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Determinantes do Voto Partidário em Sistemas Eleitorais Centrados no Candidato: Evidências sobre o Brasil

A prominent question in recent comparative work is "when will the personal vote matter?" Typically, scholars approach this question at a cross-national as opposed to a cross-party level: that is, they highlight features of national electoral systems that create incentives for individual politicians to pursue a personal (or a party) vote, rather than highlighting features of parties that might predispose candidates in those parties to pursue personal (or party) votes. Implicitly, the electoral-systems comparisons hold constant party features. In this paper, in contrast, I focus on the characteristics of parties, as opposed to the characteristics of electoral systems, as determinants of personal vote seeking. I argue that adoption of an individualistic or collective strategy depends largely on a party’s access to and control over funding and patronage: generally, parties with good access to money and pork should adopt individualistic strategies, while parties with poor access to money and pork should adopt more collective strategies. In this paper, I explore the Brazilian case to test this claim. I test my claims at the national and district level, using multiple regression analysis. Furthermore, I explain how one party, the Workers’ Party (PT), has overcome the incentives of the electoral system over the long run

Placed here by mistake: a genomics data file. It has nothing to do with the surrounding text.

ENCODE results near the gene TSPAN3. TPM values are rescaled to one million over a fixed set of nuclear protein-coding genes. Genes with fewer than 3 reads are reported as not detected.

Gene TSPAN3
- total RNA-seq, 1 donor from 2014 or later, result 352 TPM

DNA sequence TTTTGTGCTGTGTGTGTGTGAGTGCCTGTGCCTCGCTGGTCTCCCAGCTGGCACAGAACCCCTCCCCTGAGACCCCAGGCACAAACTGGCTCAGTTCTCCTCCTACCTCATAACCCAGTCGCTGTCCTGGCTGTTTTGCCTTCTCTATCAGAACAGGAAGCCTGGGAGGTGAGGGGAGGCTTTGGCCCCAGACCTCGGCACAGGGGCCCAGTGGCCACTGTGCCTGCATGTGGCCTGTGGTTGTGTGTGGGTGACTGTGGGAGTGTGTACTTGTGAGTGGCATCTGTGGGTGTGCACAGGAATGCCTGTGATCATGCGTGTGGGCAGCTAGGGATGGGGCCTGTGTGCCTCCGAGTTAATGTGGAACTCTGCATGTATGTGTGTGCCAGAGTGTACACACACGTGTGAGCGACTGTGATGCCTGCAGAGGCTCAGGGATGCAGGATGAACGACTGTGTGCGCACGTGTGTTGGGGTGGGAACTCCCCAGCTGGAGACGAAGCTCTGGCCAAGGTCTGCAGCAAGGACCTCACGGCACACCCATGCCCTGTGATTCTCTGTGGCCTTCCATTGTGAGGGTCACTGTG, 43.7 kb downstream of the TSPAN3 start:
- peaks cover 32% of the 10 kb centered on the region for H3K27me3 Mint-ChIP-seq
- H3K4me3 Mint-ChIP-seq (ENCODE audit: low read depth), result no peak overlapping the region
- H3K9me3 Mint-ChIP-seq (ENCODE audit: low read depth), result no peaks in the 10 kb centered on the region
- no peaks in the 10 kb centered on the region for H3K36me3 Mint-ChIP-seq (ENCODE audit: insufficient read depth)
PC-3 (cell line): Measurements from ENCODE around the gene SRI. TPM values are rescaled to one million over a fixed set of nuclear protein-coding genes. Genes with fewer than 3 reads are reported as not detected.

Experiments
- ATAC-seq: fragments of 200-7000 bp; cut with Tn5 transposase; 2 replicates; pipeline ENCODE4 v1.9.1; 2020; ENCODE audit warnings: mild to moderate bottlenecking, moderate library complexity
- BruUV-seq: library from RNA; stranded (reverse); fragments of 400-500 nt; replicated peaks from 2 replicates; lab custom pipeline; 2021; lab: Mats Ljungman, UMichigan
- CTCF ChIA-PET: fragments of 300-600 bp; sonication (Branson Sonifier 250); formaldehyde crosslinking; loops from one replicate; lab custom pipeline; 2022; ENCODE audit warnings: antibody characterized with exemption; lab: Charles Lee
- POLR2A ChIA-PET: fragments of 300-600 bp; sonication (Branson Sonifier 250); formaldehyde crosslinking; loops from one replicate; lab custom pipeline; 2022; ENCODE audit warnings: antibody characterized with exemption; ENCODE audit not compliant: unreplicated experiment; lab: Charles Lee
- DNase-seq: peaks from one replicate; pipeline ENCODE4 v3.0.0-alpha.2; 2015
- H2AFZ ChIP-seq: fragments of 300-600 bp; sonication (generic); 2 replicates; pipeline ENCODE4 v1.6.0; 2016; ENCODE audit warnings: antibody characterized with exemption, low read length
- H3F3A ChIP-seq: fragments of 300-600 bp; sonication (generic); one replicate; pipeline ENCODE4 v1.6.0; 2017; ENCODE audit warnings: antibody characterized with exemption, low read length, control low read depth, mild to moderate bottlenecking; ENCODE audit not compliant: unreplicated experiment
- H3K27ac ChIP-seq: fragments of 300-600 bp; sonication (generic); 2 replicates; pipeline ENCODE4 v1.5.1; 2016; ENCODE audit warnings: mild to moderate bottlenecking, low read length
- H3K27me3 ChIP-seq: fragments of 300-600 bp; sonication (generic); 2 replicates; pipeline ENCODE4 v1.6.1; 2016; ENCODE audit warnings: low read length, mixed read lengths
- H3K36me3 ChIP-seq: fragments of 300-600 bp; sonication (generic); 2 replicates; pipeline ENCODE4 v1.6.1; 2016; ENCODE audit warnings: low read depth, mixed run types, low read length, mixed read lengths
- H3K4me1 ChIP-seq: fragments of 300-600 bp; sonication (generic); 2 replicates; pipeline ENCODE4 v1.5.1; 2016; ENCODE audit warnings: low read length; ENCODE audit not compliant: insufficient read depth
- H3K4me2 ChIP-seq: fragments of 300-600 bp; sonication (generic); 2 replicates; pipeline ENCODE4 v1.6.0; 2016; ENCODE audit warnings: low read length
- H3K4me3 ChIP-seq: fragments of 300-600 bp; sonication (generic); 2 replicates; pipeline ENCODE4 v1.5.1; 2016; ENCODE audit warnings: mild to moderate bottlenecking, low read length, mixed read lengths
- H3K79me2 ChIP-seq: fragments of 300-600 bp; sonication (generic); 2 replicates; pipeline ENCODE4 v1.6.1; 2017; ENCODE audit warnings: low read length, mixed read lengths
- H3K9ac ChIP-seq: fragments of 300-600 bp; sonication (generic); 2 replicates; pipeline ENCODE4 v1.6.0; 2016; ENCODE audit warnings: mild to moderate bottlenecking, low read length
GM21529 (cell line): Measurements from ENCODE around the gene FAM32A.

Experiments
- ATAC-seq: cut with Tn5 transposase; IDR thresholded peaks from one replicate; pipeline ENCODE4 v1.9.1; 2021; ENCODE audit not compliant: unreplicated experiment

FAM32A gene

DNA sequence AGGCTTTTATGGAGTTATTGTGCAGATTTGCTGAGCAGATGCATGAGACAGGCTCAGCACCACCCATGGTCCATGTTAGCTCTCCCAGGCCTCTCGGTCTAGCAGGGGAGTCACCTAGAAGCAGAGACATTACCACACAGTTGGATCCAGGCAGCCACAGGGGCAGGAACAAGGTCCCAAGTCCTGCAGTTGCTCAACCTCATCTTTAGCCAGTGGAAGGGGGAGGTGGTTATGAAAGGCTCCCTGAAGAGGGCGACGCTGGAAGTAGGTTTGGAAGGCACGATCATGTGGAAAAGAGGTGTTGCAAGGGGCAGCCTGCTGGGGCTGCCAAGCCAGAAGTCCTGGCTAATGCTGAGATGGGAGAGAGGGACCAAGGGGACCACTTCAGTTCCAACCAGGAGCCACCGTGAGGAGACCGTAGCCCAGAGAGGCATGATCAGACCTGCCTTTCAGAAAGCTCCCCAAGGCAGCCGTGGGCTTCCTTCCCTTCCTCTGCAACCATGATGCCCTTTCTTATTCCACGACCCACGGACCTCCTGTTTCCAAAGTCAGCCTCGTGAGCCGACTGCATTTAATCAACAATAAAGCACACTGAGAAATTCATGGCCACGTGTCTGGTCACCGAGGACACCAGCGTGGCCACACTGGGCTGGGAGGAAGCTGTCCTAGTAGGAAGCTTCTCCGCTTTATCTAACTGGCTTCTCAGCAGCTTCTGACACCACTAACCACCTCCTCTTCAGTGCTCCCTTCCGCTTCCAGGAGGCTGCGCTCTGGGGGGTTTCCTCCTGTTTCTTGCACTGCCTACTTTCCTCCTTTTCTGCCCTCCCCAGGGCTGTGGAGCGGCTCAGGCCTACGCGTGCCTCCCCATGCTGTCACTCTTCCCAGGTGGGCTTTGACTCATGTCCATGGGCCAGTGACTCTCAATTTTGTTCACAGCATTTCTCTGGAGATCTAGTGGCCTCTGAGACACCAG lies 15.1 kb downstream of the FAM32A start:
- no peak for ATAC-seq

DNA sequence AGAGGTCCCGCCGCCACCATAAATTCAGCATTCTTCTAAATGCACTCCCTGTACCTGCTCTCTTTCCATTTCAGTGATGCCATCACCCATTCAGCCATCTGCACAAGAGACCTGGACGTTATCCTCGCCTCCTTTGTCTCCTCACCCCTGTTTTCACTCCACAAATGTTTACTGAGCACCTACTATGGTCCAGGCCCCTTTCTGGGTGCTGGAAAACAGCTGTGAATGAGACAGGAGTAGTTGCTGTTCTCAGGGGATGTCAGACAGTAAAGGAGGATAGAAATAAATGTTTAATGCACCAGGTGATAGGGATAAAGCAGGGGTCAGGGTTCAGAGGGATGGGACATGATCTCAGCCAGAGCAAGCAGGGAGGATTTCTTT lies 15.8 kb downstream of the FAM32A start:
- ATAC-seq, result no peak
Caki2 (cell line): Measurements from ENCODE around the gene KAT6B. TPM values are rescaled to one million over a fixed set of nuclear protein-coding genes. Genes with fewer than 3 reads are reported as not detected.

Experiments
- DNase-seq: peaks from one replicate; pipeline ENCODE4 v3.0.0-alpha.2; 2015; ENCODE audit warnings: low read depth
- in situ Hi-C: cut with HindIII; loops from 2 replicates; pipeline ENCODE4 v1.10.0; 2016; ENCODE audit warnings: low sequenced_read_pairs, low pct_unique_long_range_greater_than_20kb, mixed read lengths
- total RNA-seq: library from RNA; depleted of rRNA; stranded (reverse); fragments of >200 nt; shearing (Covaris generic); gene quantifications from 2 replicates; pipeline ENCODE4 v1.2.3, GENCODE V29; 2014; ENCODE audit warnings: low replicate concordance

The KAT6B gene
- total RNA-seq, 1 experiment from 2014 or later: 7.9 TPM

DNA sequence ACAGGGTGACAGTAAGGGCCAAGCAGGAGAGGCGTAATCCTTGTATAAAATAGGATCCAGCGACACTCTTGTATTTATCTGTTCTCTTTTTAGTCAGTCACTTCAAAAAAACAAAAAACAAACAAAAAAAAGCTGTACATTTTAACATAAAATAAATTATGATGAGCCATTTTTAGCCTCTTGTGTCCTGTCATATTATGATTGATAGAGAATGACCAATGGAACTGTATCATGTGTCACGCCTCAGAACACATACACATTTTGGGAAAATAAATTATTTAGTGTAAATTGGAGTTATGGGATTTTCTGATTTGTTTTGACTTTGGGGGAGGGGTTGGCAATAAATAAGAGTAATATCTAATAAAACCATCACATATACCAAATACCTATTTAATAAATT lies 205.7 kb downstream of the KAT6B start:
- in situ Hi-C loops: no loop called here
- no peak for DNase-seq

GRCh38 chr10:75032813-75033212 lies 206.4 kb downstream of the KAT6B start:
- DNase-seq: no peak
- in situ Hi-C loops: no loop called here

electoral system; party vote; Worker’s Party (PT)


Instituto de Estudos Sociais e Políticos (IESP) da Universidade do Estado do Rio de Janeiro (UERJ) R. da Matriz, 82, Botafogo, 22260-100 Rio de Janeiro RJ Brazil, Tel. (55 21) 2266-8300, Fax: (55 21) 2266-8345 - Rio de Janeiro - RJ - Brazil
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